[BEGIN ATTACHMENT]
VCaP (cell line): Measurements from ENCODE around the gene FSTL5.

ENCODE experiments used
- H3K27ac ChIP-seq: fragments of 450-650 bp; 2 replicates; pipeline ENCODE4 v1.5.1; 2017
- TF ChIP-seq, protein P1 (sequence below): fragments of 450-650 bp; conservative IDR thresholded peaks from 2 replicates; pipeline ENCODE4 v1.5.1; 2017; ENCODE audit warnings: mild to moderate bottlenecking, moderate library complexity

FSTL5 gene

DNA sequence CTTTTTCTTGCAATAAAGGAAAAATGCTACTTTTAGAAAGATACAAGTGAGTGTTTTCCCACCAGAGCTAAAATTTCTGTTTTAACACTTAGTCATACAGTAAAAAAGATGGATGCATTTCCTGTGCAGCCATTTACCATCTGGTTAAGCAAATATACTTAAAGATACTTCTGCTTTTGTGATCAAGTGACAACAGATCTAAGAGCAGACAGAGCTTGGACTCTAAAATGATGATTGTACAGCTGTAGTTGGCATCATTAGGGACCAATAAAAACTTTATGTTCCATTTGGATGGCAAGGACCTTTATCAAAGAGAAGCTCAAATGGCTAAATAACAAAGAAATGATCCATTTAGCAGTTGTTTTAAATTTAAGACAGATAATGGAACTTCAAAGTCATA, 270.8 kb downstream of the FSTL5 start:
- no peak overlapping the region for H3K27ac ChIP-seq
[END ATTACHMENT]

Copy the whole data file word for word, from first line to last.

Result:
VCaP (cell line): Measurements from ENCODE around the gene FSTL5.

ENCODE experiments used
- H3K27ac ChIP-seq: fragments of 450-650 bp; 2 replicates; pipeline ENCODE4 v1.5.1; 2017
- TF ChIP-seq, protein P1 (sequence below): fragments of 450-650 bp; conservative IDR thresholded peaks from 2 replicates; pipeline ENCODE4 v1.5.1; 2017; ENCODE audit warnings: mild to moderate bottlenecking, moderate library complexity

FSTL5 gene

DNA sequence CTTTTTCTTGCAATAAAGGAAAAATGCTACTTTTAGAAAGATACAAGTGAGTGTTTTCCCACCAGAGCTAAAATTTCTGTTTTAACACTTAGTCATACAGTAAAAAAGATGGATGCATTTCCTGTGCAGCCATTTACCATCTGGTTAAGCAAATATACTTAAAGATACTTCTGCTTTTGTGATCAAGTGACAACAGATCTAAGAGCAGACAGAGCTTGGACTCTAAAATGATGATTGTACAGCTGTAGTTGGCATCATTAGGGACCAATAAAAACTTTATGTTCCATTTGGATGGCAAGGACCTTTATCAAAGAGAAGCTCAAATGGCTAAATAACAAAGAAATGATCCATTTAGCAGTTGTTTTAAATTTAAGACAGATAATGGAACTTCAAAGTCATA, 270.8 kb downstream of the FSTL5 start:
- no peak overlapping the region for H3K27ac ChIP-seq